The Facial Hair of a Hundred Years Ago

By David Michael Newstead.

The facial hair of a hundred years ago was like a portrait gallery of old styles and the forgotten empires that created them. In Europe, this was epitomized by Kaiser Wilhelm II of Germany whose appearance would be ridiculous to modern audiences. From his elaborate uniforms and spiked helmet to his capes and long handlebar moustache, the man was practically a caricature of the past. In contrast, U.S. President Woodrow Wilson – clean-shaven and in a suit – might be seen as a harbinger of things to come. Of course, clean-shaven leaders in suits are now much more common than extravagant monarchs. And while facial hair may not be the best measure of historical changes, it’s sometimes hard to miss.

The Movember Reader 2017

The Most Famous Beard

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By David Michael Newstead.

Fidel Castro is interesting the way a time capsule is interesting, because his reign intersects with so many major events in world history: the Cuban Revolution, the Cold War, the Bay of Pigs Invasion, the Cuban Missile Crisis, the rise of Che Guevara, the Mariel Boatlift, and more. And how many other world leaders ruled through the entire period between President Eisenhower and President Obama, between Nikita Khrushchev and Vladimir Putin? Throughout the years, a caricature of Castro entered our culture and has remained a fixture for decades. He was a bearded revolutionary in green fatigues who gave eight hour long speeches, smoked Cuban cigars, and evaded multiple assassination attempts by the CIA. Outside of that portrait, of course, Fidel Castro was a highly polarizing figure with generations worth of criticisms leveled against him regarding human rights abuses, his communist dictatorship, and the perennial impoverishment of the Cuban people. With his passing, it’s hard to say what the future holds for a place John F. Kennedy called “that imprisoned island”. Over the last fifty years, Fidel Castro went from being a young revolutionary to a senior citizen. The Soviet Union collapsed. And the classic cars in Havana became mechanical reminders of life before the American embargo in 1960. When those cars will finally breakdown and when the ruling Communist Party will finally fall from power is anyone’s guess. But Castro once said that he never shaved his beard, because it saved him time throughout the year. As it turns out, time catches up to us all.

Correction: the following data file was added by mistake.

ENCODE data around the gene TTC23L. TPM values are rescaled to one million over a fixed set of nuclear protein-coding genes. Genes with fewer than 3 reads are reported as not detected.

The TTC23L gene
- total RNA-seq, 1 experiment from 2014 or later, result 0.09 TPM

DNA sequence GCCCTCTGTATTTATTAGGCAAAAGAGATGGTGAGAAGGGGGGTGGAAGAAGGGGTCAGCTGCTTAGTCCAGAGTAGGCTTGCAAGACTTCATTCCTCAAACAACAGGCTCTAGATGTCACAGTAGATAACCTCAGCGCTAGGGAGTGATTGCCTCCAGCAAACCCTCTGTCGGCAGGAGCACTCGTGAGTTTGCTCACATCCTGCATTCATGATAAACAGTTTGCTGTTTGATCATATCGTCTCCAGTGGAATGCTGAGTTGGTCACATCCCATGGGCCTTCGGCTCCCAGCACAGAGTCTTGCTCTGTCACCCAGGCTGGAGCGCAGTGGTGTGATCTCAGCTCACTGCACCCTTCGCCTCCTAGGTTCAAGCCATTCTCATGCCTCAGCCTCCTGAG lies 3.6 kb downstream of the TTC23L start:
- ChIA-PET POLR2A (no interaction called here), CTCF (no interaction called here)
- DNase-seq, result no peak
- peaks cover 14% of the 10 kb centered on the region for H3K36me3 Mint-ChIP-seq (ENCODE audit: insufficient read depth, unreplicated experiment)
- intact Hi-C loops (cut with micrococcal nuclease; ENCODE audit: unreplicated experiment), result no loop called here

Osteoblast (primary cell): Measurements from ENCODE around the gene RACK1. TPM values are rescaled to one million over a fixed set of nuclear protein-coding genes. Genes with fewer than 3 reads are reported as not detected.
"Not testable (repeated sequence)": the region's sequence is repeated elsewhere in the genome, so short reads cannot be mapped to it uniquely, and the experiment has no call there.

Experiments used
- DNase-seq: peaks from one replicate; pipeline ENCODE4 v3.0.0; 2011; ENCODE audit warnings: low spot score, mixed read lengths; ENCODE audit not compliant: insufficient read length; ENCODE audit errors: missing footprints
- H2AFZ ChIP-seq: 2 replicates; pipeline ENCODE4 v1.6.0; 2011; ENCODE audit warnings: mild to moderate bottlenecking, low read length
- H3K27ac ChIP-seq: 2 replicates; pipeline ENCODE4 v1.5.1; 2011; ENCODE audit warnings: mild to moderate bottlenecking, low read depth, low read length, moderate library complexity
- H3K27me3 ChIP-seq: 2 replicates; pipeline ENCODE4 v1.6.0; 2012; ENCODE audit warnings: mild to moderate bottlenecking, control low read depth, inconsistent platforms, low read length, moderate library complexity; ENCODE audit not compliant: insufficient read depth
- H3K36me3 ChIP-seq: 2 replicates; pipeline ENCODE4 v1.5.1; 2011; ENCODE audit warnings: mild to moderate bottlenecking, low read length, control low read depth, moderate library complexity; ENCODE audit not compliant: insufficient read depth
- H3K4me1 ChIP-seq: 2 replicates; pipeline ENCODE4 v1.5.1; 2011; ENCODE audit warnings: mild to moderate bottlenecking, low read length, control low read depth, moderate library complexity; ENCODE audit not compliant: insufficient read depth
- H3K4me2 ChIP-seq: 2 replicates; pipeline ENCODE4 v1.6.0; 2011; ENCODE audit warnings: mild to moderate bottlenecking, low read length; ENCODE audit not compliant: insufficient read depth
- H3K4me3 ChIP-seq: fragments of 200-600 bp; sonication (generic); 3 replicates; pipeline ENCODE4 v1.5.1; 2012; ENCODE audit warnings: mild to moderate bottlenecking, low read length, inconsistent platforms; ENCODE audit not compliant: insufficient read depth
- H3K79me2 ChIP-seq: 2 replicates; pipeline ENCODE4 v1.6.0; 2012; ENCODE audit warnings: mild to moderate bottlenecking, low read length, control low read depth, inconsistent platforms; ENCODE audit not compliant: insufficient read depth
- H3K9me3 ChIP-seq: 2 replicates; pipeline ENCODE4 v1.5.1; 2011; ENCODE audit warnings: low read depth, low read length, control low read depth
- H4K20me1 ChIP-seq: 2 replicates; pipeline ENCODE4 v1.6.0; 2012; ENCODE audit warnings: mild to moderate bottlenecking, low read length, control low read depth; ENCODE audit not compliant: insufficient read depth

The Movember Reader 2016

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By David Michael Newstead.

Enjoy some blog posts from the last year to reflect on throughout the month of November.

In Search of Theodore Roosevelt

By David Michael Newstead.

Few presidents are as accomplished or as iconic as Theodore Roosevelt. And as this year’s Movember wraps up, I wanted to explore the legacy of our 26th commander-in-chief who still manages to standout in interesting ways a century after his time in office. Of course, there are numerous biographies about him. There are whole websites dedicated to all of his speeches and quotes. And his tough masculine persona is so legendary that even his diplomacy and his economic policies are considered manly.

Beyond those things though, I was determined to seek out some of the real world examples of that legacy. And fortunately for me, I didn’t have to go far.

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Teddy & the Bully Bar is a Theodore Roosevelt themed establishment in Washington D.C. The place is half beaux-arts and half faux ruggedness where they offer drinks like the Rough Rider and the Trustbuster, highlighting Roosevelt’s many achievements. It’s a restaurant with smiling portraits of the man all along the wall. I stopped by this week and, after some deliberation, I ordered the Conservationist, a bitter cocktail swirling around a chunk of ice.

Next, I decided to visit Roosevelt Island – a national park on the Potomac between Washington and Virginia. And in the middle of all the trees and the dirt paths, there’s a titan-sized monument of Theodore Roosevelt encircled by fountains and quotes engraved on four giant stone monoliths, presumably for archaeologists in the future to find. In the meantime, I walked around and tried to absorb the lessons of Roosevelt Island, reading timely advice about youth, manhood, the state, and the importance of nature. I listened to the birds and to the far off onslaught of traffic, taking it all in.

I leave you with one of the quotes I saw engraved there: A man’s usefulness depends upon his living up to his ideals insofar as he can.
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